I started losing my voice immediately after my wedding in October 1998. First, my voice sounded muffled, as if I had a bad flu. Then it appeared like a sore throat, or worse, laryngitis. My voice deteriorated to a stage where I seemed breathless and asthmatic. At my lowest point, people could hear only three out of every ten words I spoke.

I was diagnosed with abductor spasmodic dysphonia, the rarer form of a rare voice disorder. For unknown reasons, my brain was misfiring signals to my voice muscles. Each time I tried to speak, my voice muscles pulled apart instead of coming together rhythmically. As a result, I could not enunciate; air came out instead of words, making me sound breathy.

Slowly, I went from asking, “Why did this happen to me?” to asking God, “What now?” and “Tell me more”.

I tried all kinds of treatment, from Chinese medicine to European electromagnetic therapy, from acupuncture to speech therapy. Nothing worked. Botox injections paralysed my voice muscles temporarily, giving me some respite but with erratic results. It took a toll on me emotionally and I became a shadow of myself.

My husband Ben and I started attending healing services at different churches which friends invited us to. There was no miracle healing for me. But slowly, I went from asking, “Why did this happen to me?” to asking God, “What now?” and “Tell me more”.

Discovering My Inner Childlike Voice

Gradually, I opened my heart and mind to God’s Word. And what it impressed on my heart was that I had to let go. I had to let go of my job, which I had clung to like a life buoy for eight years since my voice was afflicted. So, in 2005, I quit my job with fear and trepidation. Would I lose my identity and sink into oblivion? Only God knew.

A year later, I took a step of faith and was baptised. I also began attending my church’s discipleship Bible study course. There, Jesus’ words in John 10:10 jumped out at me: “The thief comes only to steal and kill and destroy; I have come that they may have life, and have it to the full.”

This life-giving verse opened my eyes: While my voice may have been stolen, Jesus came so that I could live life to the fullest through faith in Him. For the first time since the voice disorder robbed me of a vision of my future, I looked at life with new possibilities in sight.

In 2007, I wrote an 800-word tale about a mute teddy bear, summing up what I had trouble articulating in my decade-long journey with the disorder. Like Pauper Bear who did not have a mouth, I had felt forgotten and voiceless. But Pauper Bear was repaired by a boy who stitched him a mouth and restored him, reflecting my own experience of God’s love and restoration.

While my voice may have been stolen, Jesus came so that I could live life to the fullest through faith in Him.

Like my character, I came to realise that I am loved, and I experienced my heavenly Father’s pleasure as I gave life to my little picture book for children.

Emily poses with the late president S. R. Nathan at the performance of Prince Bear & Pauper Bear, at the Asian Festival of Children’s Content.

Prince Bear & Pauper Bear, which later won an award, not only marked my debut as an author, but also uncovered a childlike voice within me. As I stumbled along on my self-publishing journey, I committed every small step to God in prayer and learned to follow His leading with a new childlike faith. As I gained confidence in my identity as a child of God, I started speaking publicly about how I found my voice and belonging in Him.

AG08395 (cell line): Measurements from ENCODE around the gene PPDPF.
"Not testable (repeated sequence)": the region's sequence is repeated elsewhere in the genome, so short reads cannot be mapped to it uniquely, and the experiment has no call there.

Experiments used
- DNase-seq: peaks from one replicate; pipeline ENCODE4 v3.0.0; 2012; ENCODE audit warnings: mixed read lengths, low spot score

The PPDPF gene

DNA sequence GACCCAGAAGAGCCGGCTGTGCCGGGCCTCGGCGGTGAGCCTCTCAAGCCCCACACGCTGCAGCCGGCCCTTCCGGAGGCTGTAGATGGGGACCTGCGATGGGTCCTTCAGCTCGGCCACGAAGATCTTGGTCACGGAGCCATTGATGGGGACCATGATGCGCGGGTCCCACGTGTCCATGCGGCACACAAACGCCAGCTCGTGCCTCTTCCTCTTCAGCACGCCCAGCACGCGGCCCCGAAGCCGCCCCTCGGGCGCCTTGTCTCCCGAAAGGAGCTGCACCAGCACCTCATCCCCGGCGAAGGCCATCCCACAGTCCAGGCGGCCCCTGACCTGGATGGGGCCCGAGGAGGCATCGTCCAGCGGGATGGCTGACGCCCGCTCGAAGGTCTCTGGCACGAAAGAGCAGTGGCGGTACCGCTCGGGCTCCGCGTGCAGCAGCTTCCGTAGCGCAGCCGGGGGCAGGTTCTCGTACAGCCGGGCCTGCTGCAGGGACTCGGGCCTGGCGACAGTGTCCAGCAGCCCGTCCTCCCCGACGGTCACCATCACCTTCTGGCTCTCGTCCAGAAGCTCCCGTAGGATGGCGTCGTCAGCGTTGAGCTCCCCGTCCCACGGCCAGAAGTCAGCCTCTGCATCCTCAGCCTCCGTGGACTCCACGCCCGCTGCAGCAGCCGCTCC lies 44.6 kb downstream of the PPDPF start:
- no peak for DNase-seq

I continued to write children’s books inspired by the season of life I was going through. In my fourth book Bunny Finds the Right Stuff, a floppy bunny thinks he is missing out as his friends have more “stuff”, or possessions. I too wondered if I had missed out on life, having struggled with a voice affliction for a decade. But just as Bunny realised that his floppiness wasn’t from lack but from countless hugs, I too saw that my need for completeness could only be met by knowing God, my Maker—and that was “the right stuff”.

Speaking My Child’s Love Languages

As I shared about my books and writing journey, I came to realise that these are core issues that children grapple with—the search for identity, the need to fit in, and the desire to be loved and accepted.

From the time he was born, I made it a point to tell Caleb daily that he is loved.

So when I became a parent, I wanted my son to be anchored in his identity as a child of God. I had to model that in my parenting journey from the start, as Proverbs 22:6 instructs: “Start children off on the way they should go, and even when they are old they will not turn from it.”

From the time he was born, I made it a point to tell Caleb daily that he is loved. I wanted to extend to him the same unconditional love and grace that my heavenly Father extends to me.

Through the trials of parenting, Emily learnt to relate to her son with his love languages.

Yet, it wasn’t easy. Caleb exhibited a strong will from a very young age. Getting him to cooperate on the most basic things (like eating and sleeping) was a constant battle. As a young parent, I was often frustrated to tears and felt like a failure. When Caleb started speaking at two years old, he wasted no time in testing my patience further.

“Caleb, eat your dinner.”
“If you don’t eat, you won’t grow bigger and stronger.”
“I don’t want to grow bigger and stronger.”

Being a parent through such trying moments made me aware of how our heavenly Father must feel each time I resist His will, even though it’s for my good. I learnt to start each day with new reserves of patience drawn from the Lord, who has been so much more patient with me.

Being a parent through such trying moments made me aware of how our heavenly Father must feel each time I resist His will.

One early parenting episode I remember well was when I was potty training Caleb, aged four. He would cry, “Mummy, help me!” every step of the way. Once, out of sheer exasperation, I exclaimed, “Why can’t you do it yourself? I know you can!”